German researchers have invented a new technology that allows the burning of methane for energy generation without releasing any CO2 emissions.
The technology relies on what the engineers call ‘methane cracking’, a process during which hydrogen atoms and carbon atoms forming the methane (CH4) molecule are separated from each other at temperatures of more than 750°C. The products - pure hydrogen and carbon - can subsequently be processed separately: hydrogen for energy generation and the high-quality solid black carbon powder for the manufacturing of steel, carbon fibres or structural composites, for example.
Methane cracking has been studied in the past, but the technology so far has not been viable.
However, over the past two years a team at the Institute for Advanced Sustainability Studies (IASS) in Potsdam and the Karlsruhe Institute of Technology (KIT) developed a reactor capable of sustaining the methane cracking reaction, which is now able to run reliably and continuously.
“In the most recent experiments, our reactor operated without interruptions for two weeks, producing hydrogen with a 78 per cent conversion rate at temperatures of 1200°C,” said KIT Professor Thomas Wetzel.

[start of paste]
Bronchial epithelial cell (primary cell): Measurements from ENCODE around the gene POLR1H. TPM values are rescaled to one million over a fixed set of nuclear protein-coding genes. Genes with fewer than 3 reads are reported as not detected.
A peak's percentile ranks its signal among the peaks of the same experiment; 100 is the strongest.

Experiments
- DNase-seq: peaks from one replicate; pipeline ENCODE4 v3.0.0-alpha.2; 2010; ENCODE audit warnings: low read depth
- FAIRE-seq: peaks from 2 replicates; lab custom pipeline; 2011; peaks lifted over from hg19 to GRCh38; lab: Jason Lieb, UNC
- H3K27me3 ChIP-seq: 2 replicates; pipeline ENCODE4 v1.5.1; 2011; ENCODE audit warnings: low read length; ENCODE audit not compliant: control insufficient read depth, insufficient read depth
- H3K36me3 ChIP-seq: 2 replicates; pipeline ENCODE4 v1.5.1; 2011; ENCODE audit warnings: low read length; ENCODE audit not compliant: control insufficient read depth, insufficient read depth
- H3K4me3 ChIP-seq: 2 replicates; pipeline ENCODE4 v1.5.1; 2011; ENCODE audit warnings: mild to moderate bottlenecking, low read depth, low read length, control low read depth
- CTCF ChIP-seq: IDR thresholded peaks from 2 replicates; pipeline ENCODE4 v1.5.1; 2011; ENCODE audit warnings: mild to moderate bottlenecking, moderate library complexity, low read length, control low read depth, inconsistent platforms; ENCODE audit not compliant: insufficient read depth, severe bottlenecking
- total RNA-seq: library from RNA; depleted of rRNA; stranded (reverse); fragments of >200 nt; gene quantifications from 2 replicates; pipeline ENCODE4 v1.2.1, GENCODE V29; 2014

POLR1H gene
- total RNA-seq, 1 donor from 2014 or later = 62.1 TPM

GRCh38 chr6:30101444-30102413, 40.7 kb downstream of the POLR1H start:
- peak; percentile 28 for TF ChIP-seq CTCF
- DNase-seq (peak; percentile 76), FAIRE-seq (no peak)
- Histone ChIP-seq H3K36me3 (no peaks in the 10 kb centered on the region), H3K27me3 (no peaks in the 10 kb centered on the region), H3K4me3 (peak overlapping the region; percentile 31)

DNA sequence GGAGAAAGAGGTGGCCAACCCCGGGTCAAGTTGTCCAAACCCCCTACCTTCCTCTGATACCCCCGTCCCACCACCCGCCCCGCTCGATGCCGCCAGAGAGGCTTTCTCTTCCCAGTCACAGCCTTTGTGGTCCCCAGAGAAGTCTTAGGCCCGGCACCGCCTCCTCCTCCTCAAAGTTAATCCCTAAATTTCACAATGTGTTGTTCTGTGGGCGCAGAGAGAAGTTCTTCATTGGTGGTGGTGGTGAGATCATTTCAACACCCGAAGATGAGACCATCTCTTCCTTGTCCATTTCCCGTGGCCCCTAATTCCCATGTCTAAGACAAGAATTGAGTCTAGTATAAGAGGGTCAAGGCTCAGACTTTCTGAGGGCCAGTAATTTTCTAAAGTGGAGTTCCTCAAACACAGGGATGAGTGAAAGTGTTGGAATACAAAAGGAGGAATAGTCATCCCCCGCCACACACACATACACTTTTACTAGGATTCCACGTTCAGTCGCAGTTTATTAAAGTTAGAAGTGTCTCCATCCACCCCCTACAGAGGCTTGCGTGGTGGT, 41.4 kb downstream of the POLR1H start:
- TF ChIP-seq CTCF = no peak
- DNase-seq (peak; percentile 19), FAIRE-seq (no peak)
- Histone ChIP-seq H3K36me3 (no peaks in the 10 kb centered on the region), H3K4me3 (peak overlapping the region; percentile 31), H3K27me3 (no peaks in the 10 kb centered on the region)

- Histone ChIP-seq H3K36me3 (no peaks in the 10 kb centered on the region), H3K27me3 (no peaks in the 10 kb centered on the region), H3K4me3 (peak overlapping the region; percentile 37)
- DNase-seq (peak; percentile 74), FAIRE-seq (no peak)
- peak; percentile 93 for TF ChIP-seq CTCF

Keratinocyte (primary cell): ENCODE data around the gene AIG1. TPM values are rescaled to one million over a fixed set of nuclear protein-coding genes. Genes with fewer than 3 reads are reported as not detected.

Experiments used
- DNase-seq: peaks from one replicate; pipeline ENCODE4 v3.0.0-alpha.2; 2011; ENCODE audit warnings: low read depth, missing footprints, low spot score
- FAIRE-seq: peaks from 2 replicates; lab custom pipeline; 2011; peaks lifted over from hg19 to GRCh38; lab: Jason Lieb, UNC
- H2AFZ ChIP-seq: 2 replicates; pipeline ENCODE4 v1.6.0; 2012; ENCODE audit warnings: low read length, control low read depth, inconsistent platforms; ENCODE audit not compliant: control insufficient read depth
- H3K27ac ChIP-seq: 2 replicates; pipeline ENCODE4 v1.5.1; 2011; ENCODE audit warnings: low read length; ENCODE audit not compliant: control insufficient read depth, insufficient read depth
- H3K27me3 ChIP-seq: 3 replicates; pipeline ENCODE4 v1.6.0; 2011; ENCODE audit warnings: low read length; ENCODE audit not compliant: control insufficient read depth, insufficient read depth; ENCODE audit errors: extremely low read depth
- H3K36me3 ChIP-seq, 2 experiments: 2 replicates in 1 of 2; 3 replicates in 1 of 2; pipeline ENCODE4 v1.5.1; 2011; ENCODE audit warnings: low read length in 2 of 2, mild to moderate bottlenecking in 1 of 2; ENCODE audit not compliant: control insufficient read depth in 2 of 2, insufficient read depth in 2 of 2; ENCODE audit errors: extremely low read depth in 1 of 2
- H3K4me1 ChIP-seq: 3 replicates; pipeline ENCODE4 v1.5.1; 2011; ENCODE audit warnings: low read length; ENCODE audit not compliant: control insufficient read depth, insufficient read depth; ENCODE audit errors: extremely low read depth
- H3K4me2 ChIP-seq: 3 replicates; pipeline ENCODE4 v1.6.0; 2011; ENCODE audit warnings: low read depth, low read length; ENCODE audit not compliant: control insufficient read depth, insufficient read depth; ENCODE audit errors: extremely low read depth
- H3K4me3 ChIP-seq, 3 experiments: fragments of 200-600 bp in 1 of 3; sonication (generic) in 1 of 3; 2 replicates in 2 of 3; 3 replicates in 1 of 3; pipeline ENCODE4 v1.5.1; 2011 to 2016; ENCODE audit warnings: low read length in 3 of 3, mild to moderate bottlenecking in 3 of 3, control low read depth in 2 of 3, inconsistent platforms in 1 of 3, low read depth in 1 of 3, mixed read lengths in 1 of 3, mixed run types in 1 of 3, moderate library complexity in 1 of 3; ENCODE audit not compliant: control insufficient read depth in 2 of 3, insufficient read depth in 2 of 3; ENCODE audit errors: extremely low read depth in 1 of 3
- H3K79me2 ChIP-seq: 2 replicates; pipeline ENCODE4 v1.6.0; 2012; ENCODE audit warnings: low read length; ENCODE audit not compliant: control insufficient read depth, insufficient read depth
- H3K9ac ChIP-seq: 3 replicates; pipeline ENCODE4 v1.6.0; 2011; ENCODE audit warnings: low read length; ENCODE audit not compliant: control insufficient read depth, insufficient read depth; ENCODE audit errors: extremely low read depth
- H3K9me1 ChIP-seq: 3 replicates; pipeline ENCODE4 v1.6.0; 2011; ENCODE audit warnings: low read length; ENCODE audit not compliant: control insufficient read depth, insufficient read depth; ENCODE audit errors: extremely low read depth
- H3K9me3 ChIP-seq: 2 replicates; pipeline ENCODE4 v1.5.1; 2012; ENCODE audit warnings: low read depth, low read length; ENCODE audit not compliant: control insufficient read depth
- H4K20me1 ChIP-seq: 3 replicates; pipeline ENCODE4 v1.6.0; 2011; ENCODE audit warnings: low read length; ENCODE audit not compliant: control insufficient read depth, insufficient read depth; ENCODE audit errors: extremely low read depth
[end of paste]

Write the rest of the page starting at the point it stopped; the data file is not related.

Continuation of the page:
“In particular, the continuous operation is a decisive component of the kind of reliability that would be needed for an industrial-scale reactor.”
Methane cracking, the researchers say, is a far more environmentally friendly method of hydrogen production than currently prevalent steam methane forming, which releases huge amounts of CO2.
Burning of hydrogen is perfectly clean and offers very high energy density per unit mass. Hydrogen could be used for power generation or in hydrogen-powered cars.
The team, led by Nobel Prize Laureate Carlo Rubbia, also analysed economic aspects of the technology and concluded it could achieve costs of between 1.9 and 3.3 euros per kilogram of hydrogen, at current German natural gas prices.
“Our experimental results as well as the environmental and economic assessments all point to methane cracking as a clear candidate option in our portfolio of measures to transform the energy system,” Professor Rubbia said. “This could be a gap-bridging technology, making it possible to tap into the energy potential of natural gas while safeguarding the climate and facilitating the integration of a clean energy carrier like hydrogen.”
Methane – the main component of natural gas – is a widely used fossil fuel whose worldwide production is forecast to rise dramatically in the coming decades. Despite being cleaner than coal, burning methane still adds to the intensifying global warming problem.